IT systems at U.S. borders found lacking

Washington—The prospect of war in Iraq has raised new concerns about the Department of Homeland Security's progress in deploying the IT infrastructure needed to improve border security.

Testifying at a Senate Judiciary Subcommittee hearing last week, Asa Hutchinson, the department's undersecretary for border and transportation security, said the DHS would likely meet the Dec. 31 deadline for deploying a new entry/exit system at the nation's airports and seaports. But he said the 2004 and 2005 deadlines for deploying the full array of IT systems along the land borders with Canada and Mexico could prove too difficult and expensive to meet. "That takes new systems, new infrastructure that are not even in existence today," Hutchinson said.

The need for a reliable and efficient system at the borders has been "made more urgent by the prospects of the United States going to war with Iraq and the possibility that Saddam Hussein might try to use weapons of mass destruction in America," said Stephen Flynn, a senior fellow in national security studies at the Council on Foreign Relations in New York.

The Department of Homeland Security's frontline troops at the borders and ports "are woefully understaffed, working with obsolete technologies, [have] inadequate support for training [and] are simply not up to the challenge," Flynn said.

Under law, the Department of Homeland Security has until the end of 2005 to complete the deployment of an integrated entry/exit system that makes maximum use of biometric technologies to identify foreign visitors to the U.S. and reduce the possibility of terrorists using forged documents to cross the borders.

So far, more than 6 million biometric border-crossing cards have been issued. And recent pilot programs using the cards on the Canadian border have uncovered more than 250 impostors, Hutchinson said. Additional biometric card readers are scheduled to be deployed by the end of the year, he said.

But the IT infrastructure challenges are formidable.

"Biometrics will be part of the entry/exit program, [but] we currently don't have the infrastructure in place to accommodate that," said Robert Mocny, director of the entry/exit program at the U.S. Bureau of Immigration and Customs Enforcement.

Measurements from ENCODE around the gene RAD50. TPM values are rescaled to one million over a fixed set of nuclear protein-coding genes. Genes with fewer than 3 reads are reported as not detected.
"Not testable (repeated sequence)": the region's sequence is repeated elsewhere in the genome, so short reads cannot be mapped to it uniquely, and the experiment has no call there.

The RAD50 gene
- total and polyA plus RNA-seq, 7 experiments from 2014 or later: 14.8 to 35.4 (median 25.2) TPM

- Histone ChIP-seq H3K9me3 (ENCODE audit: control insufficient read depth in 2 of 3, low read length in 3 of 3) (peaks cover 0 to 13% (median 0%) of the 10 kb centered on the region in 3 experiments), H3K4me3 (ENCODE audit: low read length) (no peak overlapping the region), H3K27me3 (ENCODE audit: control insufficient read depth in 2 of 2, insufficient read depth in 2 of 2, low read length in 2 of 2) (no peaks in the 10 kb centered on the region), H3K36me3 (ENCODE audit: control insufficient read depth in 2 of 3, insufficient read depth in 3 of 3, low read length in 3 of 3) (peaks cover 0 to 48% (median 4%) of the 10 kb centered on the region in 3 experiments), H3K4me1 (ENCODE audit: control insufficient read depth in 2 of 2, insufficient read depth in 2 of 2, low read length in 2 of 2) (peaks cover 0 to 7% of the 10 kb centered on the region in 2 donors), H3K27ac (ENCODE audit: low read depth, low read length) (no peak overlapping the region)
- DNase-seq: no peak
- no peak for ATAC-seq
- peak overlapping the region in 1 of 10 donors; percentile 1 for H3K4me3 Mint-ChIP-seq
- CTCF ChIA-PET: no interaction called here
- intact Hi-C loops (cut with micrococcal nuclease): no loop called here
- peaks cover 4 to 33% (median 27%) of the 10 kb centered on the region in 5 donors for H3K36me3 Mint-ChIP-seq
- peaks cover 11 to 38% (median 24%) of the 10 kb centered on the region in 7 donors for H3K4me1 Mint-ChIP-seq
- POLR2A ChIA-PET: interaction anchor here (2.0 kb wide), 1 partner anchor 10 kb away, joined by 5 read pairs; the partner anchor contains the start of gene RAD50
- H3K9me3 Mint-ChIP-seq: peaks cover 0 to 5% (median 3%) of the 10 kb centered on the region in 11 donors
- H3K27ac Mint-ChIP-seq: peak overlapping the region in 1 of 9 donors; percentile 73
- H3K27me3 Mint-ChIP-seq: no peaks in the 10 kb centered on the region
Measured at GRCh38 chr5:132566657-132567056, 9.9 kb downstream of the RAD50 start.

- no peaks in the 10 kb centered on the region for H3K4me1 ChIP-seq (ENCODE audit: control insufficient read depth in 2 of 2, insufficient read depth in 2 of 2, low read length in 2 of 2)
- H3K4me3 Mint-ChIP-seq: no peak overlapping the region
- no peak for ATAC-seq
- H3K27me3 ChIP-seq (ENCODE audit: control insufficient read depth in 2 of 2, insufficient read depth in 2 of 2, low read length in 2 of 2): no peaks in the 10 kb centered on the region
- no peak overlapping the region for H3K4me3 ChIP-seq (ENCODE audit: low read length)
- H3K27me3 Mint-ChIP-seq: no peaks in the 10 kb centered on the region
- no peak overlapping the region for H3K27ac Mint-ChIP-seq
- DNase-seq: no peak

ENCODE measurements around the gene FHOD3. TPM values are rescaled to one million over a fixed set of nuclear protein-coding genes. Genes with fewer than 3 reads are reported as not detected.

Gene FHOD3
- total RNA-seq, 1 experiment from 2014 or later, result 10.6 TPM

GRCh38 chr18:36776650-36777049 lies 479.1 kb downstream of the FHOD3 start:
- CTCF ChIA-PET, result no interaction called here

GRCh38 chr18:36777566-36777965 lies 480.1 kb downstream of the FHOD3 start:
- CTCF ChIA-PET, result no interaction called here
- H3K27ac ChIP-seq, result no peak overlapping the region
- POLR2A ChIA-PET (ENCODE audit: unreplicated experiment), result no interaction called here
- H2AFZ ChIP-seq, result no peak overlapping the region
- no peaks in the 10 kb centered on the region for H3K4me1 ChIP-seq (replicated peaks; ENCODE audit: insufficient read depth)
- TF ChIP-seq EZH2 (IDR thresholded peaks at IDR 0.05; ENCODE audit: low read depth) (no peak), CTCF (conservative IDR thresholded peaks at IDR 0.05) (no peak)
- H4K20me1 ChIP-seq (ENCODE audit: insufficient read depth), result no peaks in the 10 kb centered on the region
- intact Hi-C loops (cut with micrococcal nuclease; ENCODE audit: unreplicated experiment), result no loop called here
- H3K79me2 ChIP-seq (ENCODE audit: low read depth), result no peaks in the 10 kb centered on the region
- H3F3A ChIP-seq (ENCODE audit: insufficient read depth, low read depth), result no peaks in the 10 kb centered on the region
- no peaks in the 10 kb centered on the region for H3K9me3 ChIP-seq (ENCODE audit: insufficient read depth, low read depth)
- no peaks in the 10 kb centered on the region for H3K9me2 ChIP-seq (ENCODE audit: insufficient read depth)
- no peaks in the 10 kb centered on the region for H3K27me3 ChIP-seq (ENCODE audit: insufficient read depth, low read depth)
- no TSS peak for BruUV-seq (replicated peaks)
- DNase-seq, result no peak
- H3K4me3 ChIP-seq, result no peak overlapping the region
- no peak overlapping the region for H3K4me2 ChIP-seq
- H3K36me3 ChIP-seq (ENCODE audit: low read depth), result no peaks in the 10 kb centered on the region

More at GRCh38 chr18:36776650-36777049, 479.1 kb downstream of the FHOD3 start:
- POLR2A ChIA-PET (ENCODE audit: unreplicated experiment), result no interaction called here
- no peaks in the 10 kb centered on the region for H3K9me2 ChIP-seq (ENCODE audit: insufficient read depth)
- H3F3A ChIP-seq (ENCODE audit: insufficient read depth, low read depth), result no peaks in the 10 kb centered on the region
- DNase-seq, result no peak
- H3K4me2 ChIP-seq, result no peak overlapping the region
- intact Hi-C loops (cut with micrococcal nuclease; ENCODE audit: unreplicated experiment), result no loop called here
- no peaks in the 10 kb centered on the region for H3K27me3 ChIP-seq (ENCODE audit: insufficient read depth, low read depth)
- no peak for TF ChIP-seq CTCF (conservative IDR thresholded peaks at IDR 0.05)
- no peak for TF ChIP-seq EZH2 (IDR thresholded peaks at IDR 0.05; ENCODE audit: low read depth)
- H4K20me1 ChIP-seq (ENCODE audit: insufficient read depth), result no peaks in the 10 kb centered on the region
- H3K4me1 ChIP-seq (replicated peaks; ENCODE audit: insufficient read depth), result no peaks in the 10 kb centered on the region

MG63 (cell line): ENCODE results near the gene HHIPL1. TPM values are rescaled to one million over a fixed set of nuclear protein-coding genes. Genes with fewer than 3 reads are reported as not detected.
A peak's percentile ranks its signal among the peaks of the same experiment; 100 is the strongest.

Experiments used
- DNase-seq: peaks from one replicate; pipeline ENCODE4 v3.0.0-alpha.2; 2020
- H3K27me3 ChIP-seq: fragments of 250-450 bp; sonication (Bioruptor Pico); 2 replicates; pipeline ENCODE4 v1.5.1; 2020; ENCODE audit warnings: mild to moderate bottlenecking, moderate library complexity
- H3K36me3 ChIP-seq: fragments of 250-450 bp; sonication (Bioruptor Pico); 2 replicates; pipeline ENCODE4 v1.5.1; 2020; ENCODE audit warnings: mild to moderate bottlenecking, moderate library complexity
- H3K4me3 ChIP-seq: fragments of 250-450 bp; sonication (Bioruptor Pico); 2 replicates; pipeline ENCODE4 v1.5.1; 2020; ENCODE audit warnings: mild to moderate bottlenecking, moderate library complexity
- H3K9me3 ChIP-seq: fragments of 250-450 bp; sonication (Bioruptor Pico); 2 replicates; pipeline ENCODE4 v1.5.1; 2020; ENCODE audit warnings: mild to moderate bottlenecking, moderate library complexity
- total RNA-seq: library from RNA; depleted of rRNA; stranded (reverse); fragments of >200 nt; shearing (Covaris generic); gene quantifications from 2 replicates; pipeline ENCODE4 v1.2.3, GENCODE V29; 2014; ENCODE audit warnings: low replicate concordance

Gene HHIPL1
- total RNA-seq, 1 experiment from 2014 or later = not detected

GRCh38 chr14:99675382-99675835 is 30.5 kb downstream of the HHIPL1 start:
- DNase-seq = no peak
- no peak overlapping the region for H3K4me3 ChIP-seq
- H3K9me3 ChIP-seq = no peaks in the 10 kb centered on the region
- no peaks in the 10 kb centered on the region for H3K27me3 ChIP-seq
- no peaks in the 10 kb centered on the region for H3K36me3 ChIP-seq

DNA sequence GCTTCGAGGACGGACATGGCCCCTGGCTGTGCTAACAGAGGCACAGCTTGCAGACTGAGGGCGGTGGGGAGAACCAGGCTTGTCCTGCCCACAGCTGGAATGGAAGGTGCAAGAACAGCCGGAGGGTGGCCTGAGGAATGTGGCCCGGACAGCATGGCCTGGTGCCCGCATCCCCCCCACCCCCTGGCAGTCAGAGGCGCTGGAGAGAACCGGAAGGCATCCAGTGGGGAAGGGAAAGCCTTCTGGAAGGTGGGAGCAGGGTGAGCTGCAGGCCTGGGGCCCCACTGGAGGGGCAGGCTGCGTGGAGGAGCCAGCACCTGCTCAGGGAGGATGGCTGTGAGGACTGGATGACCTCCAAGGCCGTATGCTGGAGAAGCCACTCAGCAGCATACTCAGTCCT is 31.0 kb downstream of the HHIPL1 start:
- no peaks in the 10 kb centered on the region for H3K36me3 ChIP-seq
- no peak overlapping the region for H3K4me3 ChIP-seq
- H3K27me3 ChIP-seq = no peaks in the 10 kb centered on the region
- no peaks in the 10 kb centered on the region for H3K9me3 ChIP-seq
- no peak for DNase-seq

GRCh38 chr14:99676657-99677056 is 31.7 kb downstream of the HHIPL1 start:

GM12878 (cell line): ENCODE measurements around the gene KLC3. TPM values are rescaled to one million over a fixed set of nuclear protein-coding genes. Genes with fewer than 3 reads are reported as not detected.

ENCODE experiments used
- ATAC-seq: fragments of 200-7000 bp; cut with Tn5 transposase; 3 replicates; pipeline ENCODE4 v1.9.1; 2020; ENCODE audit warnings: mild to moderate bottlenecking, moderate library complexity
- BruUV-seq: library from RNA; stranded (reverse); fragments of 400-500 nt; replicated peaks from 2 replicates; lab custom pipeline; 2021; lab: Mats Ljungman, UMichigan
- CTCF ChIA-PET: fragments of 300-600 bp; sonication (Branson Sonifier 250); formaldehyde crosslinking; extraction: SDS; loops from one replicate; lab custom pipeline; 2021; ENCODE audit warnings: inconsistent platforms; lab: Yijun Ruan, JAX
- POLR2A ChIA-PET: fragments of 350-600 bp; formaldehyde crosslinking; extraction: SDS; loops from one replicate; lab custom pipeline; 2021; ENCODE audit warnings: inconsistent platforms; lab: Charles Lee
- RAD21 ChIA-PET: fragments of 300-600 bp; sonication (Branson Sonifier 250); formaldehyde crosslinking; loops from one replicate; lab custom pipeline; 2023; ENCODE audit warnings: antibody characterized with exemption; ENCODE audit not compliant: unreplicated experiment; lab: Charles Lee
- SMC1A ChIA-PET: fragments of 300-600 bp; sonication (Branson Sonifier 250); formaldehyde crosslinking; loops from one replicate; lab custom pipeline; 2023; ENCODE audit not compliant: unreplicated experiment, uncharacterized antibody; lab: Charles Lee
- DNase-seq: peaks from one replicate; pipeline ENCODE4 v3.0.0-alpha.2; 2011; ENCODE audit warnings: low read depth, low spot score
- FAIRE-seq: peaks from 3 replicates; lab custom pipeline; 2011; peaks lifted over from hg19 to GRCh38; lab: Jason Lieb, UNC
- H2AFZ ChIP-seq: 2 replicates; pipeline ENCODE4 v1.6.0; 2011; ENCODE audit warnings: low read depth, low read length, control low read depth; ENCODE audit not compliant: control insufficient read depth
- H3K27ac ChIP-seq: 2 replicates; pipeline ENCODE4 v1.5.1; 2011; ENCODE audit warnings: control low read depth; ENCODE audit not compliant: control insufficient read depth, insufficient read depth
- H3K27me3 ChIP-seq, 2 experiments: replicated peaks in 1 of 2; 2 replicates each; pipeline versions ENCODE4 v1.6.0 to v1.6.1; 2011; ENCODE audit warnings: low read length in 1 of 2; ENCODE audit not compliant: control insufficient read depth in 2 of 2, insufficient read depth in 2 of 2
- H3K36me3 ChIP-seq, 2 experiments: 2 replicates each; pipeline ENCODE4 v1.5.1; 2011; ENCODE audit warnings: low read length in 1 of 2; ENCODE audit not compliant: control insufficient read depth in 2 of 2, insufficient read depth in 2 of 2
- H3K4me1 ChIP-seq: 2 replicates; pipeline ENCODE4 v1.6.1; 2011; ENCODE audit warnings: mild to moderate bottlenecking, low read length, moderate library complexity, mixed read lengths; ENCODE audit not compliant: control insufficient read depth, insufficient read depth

"The challenges for the land border are daunting," Mocny acknowledged. "Especially when you talk about the 50 largest land ports of entry. There are environmental laws [and other restrictions] that apply to the growth of infrastructure."

Mocny said $245 million given to the department for IT infrastructure improvements and a portion of the $362 million provided for the entry/exit system will go toward biometric infrastructure support.

But that may not come close to paying for a complete system, said Nancy Kingsbury, an analyst at the General Accounting Office, the investigative arm of Congress. In addition to card readers, the infrastructure would include computers and communications enhancements to handle more electronic processing.

"There are issues of scalability that will require considerable testing and development to bring the system to the point where hundreds of millions of identity checks annually are feasible, accurate and efficient," said Kingsbury.

There are also questions surrounding the technical and operational effectiveness of biometric technologies in projects as large as border control, she said.

"The costs and benefits of the system need to be assessed," Kingsbury said. "Suffice to say, we're talking billions of dollars just to implement biometrics."


The U.S. Entry/Exit System Timeline

End of 2003

At all air and sea ports of entry.

End of 2004

At 50 high-traffic land-border points of entry.

End of 2005

At all remaining points of entry.

Copyright © 2003 IDG Communications, Inc.

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